Subject to the views of the voters of London, the chances are the Olympics in 2012 will be presided over by David Cameron (Tory), Boris Johnson (Tory), Colin Moyniham (Tory), and Seb Coe (Tory).

Seb has sufficient top human being and greatest British runner of all time qualities to be seen as separate, close to living legend status, but nonetheless there is no escaping the fact that a Games largely delivered by and under Labour will be celebrated by a very Tory top team.

No point bleating. That is what sometimes happens when elections come along the route of long drawn-out major projects. And I am and always have been such a London 2012 fan that I don’t much care who is in charge provided they go well – which they will.

But what we should most definitely be bleating about – far louder than Labour has thus far done – is the disjunction between the coalition’s stated commitment to sport as exemplified by the Games, and what they are doing to school sport.

Labour’s record on school sport was excellent, always accompanied by a Tory-Mail-Telegraph drumbeat of false claims about a decline in access to sports facilities, and lies about opposition to competitive sport in schools.

Labour saw sports participation as a sports policy of course, but also a health policy, a crime policy, a social inclusion policy, an education policy, a family policy. We knew that regular access to sport in school would raise attendance, improve behaviour, develop relationships and help a school’s ethos. It did and continues to do all of those things … but not for much longer.

Central to the policy’s implementation were the School Sports Partnerships which won widespread and deserved praise – and imitation overseas – both for their efficiency and what they did on the ground.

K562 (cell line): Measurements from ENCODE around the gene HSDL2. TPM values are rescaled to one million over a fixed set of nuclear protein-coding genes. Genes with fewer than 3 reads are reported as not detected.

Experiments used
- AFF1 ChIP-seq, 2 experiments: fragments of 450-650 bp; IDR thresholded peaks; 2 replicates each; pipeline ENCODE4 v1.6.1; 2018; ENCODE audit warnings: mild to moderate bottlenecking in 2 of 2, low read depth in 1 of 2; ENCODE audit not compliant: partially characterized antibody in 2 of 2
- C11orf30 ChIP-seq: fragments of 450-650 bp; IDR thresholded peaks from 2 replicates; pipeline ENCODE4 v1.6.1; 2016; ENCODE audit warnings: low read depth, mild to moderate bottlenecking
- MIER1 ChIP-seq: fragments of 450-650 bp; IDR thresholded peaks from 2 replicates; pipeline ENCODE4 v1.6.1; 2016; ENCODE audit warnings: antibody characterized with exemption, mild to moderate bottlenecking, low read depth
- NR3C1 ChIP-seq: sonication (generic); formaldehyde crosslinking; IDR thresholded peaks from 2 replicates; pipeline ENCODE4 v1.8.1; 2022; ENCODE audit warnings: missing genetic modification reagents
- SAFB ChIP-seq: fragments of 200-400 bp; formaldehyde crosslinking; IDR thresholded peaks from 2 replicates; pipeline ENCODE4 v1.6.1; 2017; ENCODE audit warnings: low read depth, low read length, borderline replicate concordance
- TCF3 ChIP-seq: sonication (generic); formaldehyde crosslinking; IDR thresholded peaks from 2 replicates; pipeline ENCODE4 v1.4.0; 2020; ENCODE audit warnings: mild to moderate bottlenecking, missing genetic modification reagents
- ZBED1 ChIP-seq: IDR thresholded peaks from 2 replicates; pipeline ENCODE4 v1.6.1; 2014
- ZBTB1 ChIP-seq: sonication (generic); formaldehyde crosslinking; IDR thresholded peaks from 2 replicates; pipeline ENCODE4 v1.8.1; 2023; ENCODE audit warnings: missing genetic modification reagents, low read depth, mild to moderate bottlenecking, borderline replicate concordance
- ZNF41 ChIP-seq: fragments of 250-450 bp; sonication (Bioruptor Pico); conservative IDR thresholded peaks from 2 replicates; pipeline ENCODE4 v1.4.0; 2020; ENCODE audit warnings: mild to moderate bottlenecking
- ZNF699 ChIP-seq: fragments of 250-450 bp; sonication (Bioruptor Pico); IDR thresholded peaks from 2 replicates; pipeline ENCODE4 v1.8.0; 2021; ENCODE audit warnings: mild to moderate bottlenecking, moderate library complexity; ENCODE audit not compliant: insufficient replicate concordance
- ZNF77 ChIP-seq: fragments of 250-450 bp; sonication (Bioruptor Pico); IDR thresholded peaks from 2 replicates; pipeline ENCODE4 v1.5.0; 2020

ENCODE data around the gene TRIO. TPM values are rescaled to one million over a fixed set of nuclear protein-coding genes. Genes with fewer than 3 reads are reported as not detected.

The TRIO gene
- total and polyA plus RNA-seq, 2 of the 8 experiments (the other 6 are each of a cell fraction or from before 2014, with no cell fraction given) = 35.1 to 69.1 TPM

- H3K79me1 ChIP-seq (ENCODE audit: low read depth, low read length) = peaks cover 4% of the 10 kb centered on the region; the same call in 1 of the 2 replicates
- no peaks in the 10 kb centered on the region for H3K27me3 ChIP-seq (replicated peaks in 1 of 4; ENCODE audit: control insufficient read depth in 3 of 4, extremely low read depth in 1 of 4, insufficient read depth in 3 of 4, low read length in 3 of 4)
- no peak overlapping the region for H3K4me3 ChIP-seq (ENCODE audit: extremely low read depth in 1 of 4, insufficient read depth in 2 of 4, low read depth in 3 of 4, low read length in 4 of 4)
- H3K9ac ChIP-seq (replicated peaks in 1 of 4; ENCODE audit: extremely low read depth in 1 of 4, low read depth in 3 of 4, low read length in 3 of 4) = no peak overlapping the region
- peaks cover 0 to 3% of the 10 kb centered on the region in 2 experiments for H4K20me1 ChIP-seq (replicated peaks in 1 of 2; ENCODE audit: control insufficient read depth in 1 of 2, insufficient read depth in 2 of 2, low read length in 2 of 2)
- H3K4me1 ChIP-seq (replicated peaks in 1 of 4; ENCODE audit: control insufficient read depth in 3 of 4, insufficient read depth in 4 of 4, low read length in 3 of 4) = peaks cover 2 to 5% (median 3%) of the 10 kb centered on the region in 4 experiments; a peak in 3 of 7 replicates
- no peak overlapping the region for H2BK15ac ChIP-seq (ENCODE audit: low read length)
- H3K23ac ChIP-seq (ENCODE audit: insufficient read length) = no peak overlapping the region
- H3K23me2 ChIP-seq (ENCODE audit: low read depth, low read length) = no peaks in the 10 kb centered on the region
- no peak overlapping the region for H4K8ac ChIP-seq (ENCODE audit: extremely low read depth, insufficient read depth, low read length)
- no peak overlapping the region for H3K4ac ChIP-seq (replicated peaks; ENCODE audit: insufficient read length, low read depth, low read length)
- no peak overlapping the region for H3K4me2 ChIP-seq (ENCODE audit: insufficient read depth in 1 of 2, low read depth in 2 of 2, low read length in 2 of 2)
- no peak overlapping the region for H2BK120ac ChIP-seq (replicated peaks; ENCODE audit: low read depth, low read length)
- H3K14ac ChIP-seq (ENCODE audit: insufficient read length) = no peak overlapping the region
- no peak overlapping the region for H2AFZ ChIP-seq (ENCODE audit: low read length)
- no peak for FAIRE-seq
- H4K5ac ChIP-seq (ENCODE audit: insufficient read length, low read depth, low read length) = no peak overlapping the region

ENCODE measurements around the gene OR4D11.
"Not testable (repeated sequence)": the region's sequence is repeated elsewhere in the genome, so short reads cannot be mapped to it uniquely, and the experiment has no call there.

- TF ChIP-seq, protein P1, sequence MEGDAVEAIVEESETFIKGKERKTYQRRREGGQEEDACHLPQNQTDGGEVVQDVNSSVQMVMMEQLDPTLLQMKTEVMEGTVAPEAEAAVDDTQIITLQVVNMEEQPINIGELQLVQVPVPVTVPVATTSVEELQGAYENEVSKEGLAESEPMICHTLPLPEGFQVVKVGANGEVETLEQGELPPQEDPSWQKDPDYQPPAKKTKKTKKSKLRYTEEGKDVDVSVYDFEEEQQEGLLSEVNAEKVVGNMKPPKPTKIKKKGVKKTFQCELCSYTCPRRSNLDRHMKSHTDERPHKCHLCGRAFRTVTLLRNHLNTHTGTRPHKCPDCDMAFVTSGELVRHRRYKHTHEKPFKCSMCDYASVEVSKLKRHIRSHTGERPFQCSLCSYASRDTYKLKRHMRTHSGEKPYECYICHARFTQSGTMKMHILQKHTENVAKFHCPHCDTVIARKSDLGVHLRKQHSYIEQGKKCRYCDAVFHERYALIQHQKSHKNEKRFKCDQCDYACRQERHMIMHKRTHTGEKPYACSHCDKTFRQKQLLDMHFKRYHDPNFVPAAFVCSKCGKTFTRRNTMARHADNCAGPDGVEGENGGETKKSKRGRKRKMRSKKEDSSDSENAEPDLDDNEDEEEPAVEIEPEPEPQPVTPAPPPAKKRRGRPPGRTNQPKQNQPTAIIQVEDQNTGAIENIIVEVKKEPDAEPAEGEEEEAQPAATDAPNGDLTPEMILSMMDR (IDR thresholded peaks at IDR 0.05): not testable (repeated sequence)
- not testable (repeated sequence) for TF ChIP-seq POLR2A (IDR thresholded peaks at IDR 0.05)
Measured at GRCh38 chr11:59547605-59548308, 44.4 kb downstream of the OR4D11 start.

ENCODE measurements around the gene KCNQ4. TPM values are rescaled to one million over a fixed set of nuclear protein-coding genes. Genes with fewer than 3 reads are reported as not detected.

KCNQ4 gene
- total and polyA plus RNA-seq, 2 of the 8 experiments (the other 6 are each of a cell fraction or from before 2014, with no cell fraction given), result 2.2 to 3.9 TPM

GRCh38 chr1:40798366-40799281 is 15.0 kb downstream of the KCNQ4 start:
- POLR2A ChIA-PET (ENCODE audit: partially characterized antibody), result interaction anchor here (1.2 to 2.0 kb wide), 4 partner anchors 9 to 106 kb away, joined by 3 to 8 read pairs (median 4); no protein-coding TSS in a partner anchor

Now, without a mandate, without a proper explanation, and without any seeming awareness of the damage they are doing, the coalition is cutting the £162m funding for all this.

The impact will be felt in every school in the countrty. Well, when I say every, I imagine that Cameron’s old school will still be ok, that the playing fields will continue to flourish and the Wall Game continue to be played. I imagine Wesminster and St Paul’s, which gave us Messrs Clegg and Osborne, will still manage to scrimp together to deliver the best facilities, coaches and trips.

But in the schools used by the many not the few, those schools Cameron, Clegg and Osborne claim to be most motivated by in policy-making,  they have allowed – or possibly ordered – Michael Gove to make a cut that will seriously damage sport and seriously diminish the schools experience for a generation of children.

It is worth bearing in mind every time you see them riding the 2012 bandwagon between now and then and beyond. Worth bearing in mind too that if such a move had been made before the IOC decided on where to locate the 2012 Games, London would not have won the bid in the first place. We won in part on legacy, a legacy through which Mr Gove has now taken a very large axe.

In one of the great contradictions that this coalition is becoming, he says he wants to see more competitive sport in schools. How is that going to happen when the very funds and organisation delivering it are to be chopped?